CHAPTER XI. The bull-elephant - Daring Hamrans - The elephant helpless - Visited by a minstrel - A determined musician - The nest of the outlaws - The Atbara River

Having explored the Settite into the gorge of the mountain chain of Abyssinia, we turned due south from our camp at Deladilla, and at a distance of twelve miles reached the river Royan. Our course now was directed up this stream, and at the junction of the Hor Mai Gubba, or Habbuk River, some of my Arabs, observing fresh tracks of horses on the sand, went in search of the aggageers of Taher Sherrif's party, whom they had expected to meet at this point. Soon after, they returned with the aggageers, whose camp was but a quarter of a mile distant. I agreed to have a hunt for elephants the next day with Taher Sherrif, and before the following sunrise we had started up the course of the Royan for a favorite resort of elephants.

We had ridden about thirty miles, and were beginning to despair, when suddenly we turned a sharp angle in the watercourse, and Taher Sherrif, who was leading, immediately reined in his horse and backed him toward the party. I followed his example, and we were at once concealed by the sharp bend of the river. He now whispered that a bull-elephant was drinking from a hole it had scooped in the sand, not far around the corner. Without the slightest confusion the hunters at once fell quietly into their respective places, Taher Sherrif leading, while I followed closely in the line, with my Tokrooris bringing up the rear; we were a party of seven horses.

Upon turning the corner we at once perceived the elephant, that was still drinking. It was a fine bull. The enormous ears were thrown forward, as the head was lowered in the act of drawing up the water through the trunk. These shaded the eyes, and with the wind favorable we advanced noiselessly upon the sand to within twenty yards before we were perceived. The elephant then threw up its head, and with the ears flapping forward it raised its trunk for an instant, and then slowly but easily ascended the steep bank and retreated. The aggageers now halted for about a minute to confer together, and then followed in their original order up the crumbled bank. We were now on most unfavorable ground; the fire that had cleared the country we had hitherto traversed had been stopped by the bed of the torrent. We were thus plunged at once into withered grass above our heads, unless we stood in the stirrups. The ground was strewn with fragments of rock, and altogether it was ill-adapted for riding.

However, Taher Sherrif broke into a trot, followed by the entire party, as the elephant was not in sight. We ascended a hill, and when near the summit we perceived the elephant about eighty yards ahead. It was looking behind during its retreat, by swinging its huge head from side to side, and upon seeing us approach it turned suddenly round and halted.

"Be ready, and take care of the rocks!" said Taher Sherrif, as I rode forward by his side. Hardly had he uttered these words of caution when the bull gave a vicious jerk with its head, and with a shrill scream charged down upon us with the greatest fury. Away we all went, helter-skelter, through the dry grass, which whistled in my ears, over the hidden rocks, at full gallop, with the elephant tearing after us for about a hundred and eighty yards at a tremendous pace. Tetel was a sure-footed horse, and being unshod he never slipped upon the stones. Thus, as we all scattered in different directions, the elephant became confused and relinquished the chase. It had been very near me at one time, and in such ground I was not sorry when it gave up the hunt. We now quickly united and again followed the elephant, that had once more retreated. Advancing at a canter, we shortly came in view. Upon seeing the horses the bull deliberately entered a stronghold composed of rocky and uneven ground, in the clefts of which grew thinly a few leafless trees of the thickness of a man's leg. It then turned boldly toward us, and stood determinedly at bay.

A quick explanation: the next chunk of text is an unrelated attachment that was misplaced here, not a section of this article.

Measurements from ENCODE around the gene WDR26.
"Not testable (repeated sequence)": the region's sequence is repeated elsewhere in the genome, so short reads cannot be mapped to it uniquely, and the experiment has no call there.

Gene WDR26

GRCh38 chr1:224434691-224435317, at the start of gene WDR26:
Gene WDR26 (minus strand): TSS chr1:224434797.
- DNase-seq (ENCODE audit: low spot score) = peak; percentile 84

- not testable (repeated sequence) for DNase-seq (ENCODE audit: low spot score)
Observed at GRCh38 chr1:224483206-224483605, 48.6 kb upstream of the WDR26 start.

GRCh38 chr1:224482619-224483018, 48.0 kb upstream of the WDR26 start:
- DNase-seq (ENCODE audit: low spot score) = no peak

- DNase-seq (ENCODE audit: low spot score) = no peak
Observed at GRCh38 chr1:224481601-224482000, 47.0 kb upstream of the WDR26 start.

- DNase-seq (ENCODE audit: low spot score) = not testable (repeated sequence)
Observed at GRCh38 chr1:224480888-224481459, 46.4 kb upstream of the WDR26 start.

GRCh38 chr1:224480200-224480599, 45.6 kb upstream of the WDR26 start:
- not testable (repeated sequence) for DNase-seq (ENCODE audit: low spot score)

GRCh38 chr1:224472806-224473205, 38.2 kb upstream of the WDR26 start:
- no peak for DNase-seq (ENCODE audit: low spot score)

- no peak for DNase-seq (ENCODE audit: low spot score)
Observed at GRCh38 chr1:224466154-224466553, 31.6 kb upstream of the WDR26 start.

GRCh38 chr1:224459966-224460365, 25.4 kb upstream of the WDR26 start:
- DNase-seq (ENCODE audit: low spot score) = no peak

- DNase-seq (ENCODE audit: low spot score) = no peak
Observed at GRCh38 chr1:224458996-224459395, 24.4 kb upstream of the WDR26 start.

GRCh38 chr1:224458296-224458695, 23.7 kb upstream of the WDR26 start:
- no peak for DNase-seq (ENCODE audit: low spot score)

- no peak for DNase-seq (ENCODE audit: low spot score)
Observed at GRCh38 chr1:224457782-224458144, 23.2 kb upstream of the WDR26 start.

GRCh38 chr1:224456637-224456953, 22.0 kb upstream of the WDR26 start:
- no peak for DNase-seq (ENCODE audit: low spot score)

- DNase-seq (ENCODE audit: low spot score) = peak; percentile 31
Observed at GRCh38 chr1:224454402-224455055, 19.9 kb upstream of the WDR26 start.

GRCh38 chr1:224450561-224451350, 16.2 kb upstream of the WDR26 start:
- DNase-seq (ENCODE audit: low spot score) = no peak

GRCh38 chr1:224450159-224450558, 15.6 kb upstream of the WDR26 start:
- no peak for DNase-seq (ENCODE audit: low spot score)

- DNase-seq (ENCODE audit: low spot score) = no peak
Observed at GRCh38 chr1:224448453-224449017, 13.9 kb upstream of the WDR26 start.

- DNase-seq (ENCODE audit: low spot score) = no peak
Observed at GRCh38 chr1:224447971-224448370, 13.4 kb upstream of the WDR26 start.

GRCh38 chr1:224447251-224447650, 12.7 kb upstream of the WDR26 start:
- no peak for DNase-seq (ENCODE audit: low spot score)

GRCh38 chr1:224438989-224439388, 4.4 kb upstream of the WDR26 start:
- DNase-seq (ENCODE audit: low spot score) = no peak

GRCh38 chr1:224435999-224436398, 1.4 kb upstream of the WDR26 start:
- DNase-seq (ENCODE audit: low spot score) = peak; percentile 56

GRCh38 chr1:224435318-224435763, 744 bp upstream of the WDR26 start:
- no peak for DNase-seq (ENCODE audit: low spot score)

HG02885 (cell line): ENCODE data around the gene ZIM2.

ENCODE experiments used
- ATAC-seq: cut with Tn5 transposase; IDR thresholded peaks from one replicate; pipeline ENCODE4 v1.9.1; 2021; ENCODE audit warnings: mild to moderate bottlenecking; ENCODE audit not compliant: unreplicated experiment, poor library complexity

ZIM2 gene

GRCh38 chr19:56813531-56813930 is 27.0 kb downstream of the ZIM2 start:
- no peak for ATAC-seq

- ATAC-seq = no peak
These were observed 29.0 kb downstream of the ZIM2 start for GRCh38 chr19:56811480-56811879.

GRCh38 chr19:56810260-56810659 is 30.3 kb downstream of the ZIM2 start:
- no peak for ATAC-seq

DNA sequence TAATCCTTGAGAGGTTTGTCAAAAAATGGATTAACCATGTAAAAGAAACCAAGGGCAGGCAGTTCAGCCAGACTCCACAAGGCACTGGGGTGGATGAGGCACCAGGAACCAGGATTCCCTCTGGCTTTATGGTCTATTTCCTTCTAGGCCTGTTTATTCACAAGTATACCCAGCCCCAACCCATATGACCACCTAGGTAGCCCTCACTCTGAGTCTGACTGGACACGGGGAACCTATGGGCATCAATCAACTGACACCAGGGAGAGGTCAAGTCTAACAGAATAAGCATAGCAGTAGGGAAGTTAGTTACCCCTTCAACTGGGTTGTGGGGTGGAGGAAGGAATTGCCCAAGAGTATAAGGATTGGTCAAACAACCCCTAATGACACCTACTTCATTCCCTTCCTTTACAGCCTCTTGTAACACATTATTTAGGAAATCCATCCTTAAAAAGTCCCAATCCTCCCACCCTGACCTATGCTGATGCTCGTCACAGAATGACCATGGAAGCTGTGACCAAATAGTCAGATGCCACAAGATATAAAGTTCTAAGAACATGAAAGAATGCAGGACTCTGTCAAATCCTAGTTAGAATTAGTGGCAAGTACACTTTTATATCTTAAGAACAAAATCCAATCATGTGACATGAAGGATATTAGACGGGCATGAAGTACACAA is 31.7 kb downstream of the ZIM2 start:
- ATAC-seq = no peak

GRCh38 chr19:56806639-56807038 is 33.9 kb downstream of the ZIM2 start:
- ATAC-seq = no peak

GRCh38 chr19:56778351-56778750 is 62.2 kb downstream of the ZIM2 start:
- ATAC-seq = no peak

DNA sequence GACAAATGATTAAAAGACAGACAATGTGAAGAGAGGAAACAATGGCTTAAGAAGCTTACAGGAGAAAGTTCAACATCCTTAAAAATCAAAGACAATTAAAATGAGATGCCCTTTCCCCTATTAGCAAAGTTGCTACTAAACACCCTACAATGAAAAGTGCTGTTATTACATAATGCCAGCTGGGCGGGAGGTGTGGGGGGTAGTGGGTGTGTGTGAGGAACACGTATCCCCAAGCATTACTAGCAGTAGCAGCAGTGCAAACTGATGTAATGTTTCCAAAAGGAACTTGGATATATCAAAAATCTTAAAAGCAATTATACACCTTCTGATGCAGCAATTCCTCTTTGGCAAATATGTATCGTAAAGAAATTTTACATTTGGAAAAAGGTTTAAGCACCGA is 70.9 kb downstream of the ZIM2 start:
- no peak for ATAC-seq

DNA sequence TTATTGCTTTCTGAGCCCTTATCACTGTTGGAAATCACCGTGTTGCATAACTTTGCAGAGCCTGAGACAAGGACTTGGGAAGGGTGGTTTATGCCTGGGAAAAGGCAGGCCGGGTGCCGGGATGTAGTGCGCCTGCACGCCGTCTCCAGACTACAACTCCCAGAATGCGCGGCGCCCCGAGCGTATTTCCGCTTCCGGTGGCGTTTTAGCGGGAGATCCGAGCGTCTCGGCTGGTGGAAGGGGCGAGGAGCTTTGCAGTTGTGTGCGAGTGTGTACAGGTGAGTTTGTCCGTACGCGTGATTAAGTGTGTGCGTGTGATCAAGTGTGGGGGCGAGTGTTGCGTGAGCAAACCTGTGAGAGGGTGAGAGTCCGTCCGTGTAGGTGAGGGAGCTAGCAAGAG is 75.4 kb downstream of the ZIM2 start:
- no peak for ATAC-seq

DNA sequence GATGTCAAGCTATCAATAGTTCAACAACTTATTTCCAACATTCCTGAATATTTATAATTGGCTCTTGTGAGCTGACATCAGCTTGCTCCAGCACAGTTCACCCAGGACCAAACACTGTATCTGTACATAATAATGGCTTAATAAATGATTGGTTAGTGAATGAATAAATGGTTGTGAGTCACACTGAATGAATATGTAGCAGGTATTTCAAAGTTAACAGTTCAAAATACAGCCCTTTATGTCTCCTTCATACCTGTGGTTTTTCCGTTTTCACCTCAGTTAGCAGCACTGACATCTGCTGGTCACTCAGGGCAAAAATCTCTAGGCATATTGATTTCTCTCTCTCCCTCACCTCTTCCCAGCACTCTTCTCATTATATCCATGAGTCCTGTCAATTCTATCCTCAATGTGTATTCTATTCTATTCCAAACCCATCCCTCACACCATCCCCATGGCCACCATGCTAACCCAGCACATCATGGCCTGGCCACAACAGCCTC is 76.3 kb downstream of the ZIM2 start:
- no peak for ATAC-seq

Now came the tug of war! Taher Sherrif came close to me, and said, "You had better shoot the elephant, as we shall have great difficulty in this rocky ground." This I declined, as I wished the fight ended as it had been commenced, with the sword; and I proposed that he should endeavor to drive the animal to more favorable ground. "Never mind," replied Taher, "Inshallah (please God) he shall not beat us." He now advised me to keep as close to him as possible and to look sharp for a charge.

The elephant stood facing us like a statue; it did not move a muscle beyond a quick and restless action of the eyes, that were watching all sides. Taher Sherrif and his youngest brother, Ibrahim, now separated, and each took opposite sides of the elephant, and then joined each other about twenty yards behind it. I accompanied them, until Taher advised me to keep about the same distance upon the left flank. My Tokrooris kept apart from the scene, as they were not required. In front of the elephant were two aggageers, one of whom was the renowned Roder Sherrif, with the withered arm. All being ready for action, Roder now rode slowly toward the head of the cunning old bull, who was quietly awaiting an opportunity to make certain of some one who might give him a good chance.

Roder Sherrif rode a bay mare that, having been thoroughly trained to these encounters, was perfect at her work. Slowly and coolly she advanced toward her wary antagonist until within about eight or nine yards of the elephant's head. The creature never moved, and the mise en scene was beautiful. Not a word was spoken, and we kept our places amid utter stillness, which was at length broken by a snort from the mare, who gazed intently at the elephant, as though watching for the moment of attack.